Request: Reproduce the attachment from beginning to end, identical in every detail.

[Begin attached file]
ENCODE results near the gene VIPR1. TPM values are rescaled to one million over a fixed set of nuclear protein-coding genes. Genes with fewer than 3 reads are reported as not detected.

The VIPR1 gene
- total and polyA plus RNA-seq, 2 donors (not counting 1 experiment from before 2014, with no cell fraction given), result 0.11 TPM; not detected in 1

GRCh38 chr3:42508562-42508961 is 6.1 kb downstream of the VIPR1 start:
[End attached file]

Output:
ENCODE results near the gene VIPR1. TPM values are rescaled to one million over a fixed set of nuclear protein-coding genes. Genes with fewer than 3 reads are reported as not detected.

The VIPR1 gene
- total and polyA plus RNA-seq, 2 donors (not counting 1 experiment from before 2014, with no cell fraction given), result 0.11 TPM; not detected in 1

GRCh38 chr3:42508562-42508961 is 6.1 kb downstream of the VIPR1 start: